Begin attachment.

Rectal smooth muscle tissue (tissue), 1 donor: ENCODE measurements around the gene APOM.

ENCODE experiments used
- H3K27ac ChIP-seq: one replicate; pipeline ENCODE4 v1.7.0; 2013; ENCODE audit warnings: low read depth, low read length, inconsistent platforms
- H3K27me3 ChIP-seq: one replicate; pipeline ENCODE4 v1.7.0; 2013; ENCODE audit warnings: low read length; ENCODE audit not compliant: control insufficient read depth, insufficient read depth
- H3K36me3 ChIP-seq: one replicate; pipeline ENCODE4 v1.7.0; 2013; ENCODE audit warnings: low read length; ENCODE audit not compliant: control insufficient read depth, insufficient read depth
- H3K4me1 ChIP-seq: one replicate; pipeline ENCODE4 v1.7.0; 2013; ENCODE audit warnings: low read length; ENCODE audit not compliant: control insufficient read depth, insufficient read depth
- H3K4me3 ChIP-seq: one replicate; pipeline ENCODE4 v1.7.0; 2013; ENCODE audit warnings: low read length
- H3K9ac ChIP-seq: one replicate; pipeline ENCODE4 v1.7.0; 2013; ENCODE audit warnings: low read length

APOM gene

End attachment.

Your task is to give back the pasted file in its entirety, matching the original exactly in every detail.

Rectal smooth muscle tissue (tissue), 1 donor: ENCODE measurements around the gene APOM.

ENCODE experiments used
- H3K27ac ChIP-seq: one replicate; pipeline ENCODE4 v1.7.0; 2013; ENCODE audit warnings: low read depth, low read length, inconsistent platforms
- H3K27me3 ChIP-seq: one replicate; pipeline ENCODE4 v1.7.0; 2013; ENCODE audit warnings: low read length; ENCODE audit not compliant: control insufficient read depth, insufficient read depth
- H3K36me3 ChIP-seq: one replicate; pipeline ENCODE4 v1.7.0; 2013; ENCODE audit warnings: low read length; ENCODE audit not compliant: control insufficient read depth, insufficient read depth
- H3K4me1 ChIP-seq: one replicate; pipeline ENCODE4 v1.7.0; 2013; ENCODE audit warnings: low read length; ENCODE audit not compliant: control insufficient read depth, insufficient read depth
- H3K4me3 ChIP-seq: one replicate; pipeline ENCODE4 v1.7.0; 2013; ENCODE audit warnings: low read length
- H3K9ac ChIP-seq: one replicate; pipeline ENCODE4 v1.7.0; 2013; ENCODE audit warnings: low read length

APOM gene